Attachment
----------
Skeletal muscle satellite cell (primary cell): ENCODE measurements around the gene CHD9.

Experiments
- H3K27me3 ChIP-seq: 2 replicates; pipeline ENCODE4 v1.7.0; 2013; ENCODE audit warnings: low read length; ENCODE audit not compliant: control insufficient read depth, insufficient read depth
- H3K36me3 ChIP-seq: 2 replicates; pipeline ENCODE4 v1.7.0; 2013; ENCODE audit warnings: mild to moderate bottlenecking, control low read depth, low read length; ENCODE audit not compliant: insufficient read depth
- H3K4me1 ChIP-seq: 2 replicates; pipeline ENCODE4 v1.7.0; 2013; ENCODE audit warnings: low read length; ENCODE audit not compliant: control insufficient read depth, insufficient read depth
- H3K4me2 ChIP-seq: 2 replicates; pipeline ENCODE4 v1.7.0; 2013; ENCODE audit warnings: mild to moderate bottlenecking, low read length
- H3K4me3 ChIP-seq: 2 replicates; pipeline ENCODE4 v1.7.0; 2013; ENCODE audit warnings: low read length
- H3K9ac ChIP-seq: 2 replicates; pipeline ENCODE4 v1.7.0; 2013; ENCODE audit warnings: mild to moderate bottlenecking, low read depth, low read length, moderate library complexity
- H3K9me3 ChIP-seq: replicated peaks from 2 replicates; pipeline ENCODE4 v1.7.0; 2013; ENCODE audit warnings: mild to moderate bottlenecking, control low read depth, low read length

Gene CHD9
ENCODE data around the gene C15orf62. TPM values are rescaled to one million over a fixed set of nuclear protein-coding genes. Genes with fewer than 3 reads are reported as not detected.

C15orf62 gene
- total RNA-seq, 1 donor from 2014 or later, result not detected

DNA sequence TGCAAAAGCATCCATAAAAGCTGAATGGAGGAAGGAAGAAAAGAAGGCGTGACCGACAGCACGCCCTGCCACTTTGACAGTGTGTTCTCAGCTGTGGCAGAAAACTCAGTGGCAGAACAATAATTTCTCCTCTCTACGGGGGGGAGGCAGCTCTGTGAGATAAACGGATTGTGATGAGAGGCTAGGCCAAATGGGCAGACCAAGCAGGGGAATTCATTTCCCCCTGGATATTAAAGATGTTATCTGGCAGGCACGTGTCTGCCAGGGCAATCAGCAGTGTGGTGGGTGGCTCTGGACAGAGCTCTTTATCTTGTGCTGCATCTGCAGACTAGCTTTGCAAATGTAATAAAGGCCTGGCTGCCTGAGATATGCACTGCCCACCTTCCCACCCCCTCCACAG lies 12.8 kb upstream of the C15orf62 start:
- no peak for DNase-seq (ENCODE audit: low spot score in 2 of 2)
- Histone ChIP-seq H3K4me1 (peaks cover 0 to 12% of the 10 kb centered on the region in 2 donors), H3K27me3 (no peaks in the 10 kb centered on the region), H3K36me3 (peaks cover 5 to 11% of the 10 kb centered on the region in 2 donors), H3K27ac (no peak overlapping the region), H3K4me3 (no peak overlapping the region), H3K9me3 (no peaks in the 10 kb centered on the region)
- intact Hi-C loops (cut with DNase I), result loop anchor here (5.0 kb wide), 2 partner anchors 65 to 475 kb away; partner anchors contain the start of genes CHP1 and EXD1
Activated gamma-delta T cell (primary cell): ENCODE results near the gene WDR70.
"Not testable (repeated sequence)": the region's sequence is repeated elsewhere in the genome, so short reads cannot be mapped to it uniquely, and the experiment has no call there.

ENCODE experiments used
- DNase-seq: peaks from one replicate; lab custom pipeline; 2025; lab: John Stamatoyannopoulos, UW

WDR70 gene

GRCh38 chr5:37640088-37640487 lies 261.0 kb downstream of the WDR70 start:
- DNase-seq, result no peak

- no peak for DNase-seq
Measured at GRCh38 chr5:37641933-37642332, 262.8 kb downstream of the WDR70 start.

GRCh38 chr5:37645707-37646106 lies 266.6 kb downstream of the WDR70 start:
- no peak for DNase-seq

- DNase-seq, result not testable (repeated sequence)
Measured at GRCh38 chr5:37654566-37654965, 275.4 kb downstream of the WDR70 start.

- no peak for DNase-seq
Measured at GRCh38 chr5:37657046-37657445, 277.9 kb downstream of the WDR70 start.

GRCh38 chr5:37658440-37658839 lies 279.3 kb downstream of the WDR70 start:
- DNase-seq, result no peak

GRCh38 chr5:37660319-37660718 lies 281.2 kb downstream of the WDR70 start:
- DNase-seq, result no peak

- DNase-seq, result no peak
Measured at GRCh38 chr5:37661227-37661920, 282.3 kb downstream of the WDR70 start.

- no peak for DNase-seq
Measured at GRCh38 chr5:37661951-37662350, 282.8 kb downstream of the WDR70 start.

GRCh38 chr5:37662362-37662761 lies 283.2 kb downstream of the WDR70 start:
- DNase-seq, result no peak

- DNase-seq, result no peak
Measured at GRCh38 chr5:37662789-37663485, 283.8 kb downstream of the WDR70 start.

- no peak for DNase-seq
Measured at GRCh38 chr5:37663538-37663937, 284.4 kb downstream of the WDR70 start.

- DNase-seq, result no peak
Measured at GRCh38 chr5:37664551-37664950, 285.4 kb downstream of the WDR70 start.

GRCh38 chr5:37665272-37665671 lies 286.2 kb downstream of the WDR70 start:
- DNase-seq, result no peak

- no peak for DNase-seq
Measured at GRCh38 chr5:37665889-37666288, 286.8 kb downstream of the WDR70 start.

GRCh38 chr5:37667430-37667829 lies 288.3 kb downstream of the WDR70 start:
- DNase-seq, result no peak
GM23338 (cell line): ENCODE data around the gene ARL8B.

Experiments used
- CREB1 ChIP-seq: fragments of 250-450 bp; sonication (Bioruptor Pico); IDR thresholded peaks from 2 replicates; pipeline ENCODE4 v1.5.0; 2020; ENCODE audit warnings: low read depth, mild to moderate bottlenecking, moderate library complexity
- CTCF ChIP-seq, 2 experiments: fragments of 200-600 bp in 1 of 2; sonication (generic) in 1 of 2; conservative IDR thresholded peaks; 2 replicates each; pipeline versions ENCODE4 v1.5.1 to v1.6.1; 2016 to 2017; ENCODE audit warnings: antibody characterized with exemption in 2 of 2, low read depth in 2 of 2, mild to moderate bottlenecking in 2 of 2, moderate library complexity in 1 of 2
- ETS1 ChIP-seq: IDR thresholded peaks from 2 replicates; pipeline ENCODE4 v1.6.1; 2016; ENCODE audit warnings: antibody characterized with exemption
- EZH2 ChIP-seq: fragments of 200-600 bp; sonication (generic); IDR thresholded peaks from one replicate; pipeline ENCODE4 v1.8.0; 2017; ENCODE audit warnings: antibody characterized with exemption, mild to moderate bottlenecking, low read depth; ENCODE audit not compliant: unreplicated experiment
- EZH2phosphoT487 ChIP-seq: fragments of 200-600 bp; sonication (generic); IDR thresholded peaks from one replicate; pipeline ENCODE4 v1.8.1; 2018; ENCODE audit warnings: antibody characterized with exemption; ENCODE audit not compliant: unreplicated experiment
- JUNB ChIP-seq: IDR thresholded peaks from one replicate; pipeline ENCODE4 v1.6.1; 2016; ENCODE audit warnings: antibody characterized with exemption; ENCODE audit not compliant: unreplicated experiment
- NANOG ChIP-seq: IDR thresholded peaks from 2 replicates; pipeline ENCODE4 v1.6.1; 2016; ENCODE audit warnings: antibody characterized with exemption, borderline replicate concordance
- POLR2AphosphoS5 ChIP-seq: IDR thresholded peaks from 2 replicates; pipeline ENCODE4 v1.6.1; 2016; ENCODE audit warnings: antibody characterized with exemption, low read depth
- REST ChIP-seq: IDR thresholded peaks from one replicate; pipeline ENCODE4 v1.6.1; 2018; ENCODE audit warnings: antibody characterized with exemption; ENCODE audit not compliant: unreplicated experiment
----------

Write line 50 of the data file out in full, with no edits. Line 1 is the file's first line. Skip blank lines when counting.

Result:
- DNase-seq, result no peak